At The Athletic, that started to slip away. I had some lousy editors (and some great ones, too). I was constantly questioning myself: Is this the right story idea? Did I write it well enough to produce the kinds of metrics that were absolutely central to the way we were judged? (Although my metrics were pretty strong when I got dumped; they told me the issue was the small market where I work and the move to more national approach to sports). I never felt wanted there; I felt barely tolerated.
I wasn’t happy.
I wasn’t happy that they put me on probation just a few months after a quadruple bypass in 2020. (And during the pandemic, no less). I guess my numbers weren’t what they wanted, but hell, I was recovering from a life-changing medical event. You would think that might have some impact on their thinking, but no. I had to produce 395 subscriptions in three months – or else. That’s absurd, unfair and outrageous, especially given my health situation. Well, I survived, producing more than 400 subs by working myself half to death, a great idea after open-heart surgery. But that soured me on the place forever. I felt it in my bones:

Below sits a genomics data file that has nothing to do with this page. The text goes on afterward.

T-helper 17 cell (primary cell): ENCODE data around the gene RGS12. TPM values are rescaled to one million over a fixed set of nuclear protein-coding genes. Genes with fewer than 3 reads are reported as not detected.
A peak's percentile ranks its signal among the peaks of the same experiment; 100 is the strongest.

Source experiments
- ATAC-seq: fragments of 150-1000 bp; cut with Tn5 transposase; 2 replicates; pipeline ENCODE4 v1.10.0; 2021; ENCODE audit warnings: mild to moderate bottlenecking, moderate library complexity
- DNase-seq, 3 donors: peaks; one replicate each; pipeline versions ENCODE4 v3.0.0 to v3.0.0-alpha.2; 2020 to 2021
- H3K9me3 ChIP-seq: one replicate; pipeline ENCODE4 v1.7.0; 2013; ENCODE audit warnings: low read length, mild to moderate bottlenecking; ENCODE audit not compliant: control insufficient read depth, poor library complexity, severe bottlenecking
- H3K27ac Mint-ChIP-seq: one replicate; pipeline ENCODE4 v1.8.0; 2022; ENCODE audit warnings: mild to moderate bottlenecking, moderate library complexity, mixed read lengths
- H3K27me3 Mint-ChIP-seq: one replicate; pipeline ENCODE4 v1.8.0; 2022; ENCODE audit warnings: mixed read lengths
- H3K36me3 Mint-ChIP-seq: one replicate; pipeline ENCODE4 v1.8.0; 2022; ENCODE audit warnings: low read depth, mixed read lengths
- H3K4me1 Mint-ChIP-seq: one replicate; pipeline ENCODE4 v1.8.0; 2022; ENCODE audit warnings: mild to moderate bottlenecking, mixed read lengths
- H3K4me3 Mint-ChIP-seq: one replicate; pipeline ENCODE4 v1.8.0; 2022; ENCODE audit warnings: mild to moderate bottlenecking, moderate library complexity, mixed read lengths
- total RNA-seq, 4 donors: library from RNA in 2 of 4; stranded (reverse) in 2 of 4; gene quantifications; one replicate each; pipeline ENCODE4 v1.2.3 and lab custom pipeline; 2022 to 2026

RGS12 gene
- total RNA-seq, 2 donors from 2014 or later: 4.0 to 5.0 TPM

They don’t give a fuck about me as a human being.
I wasn’t happy that I had four editors in four years, all of them wanting something different. Write long form pieces. OK, fine. No, write strong opinion columns. OK, fine. No, write about roster construction (what?). The goalposts kept moving, and they’re still moving with the New York Times’ acquisition of The Athletic.
And the metrics…everything was metrics. (Add “old man yelling at cloud” gif) I understand that’s the current way of the world in a media business that is almost universally struggling, but the numbers were in our faces – and on our minds – 24/7.
The Athletic makes a really big deal about the importance of mental health, and that’s great, but I think I’m speaking for a majority of current Athletic writers, the primacy of metrics (subs, unique views and the rest) had a deleterious impact on our collective mental health as a staff. There was nothing more dispiriting than working your ass off on a story, only to look at the metrics and see one subscription and 2,000 unique views. It was soul-sucking, honestly.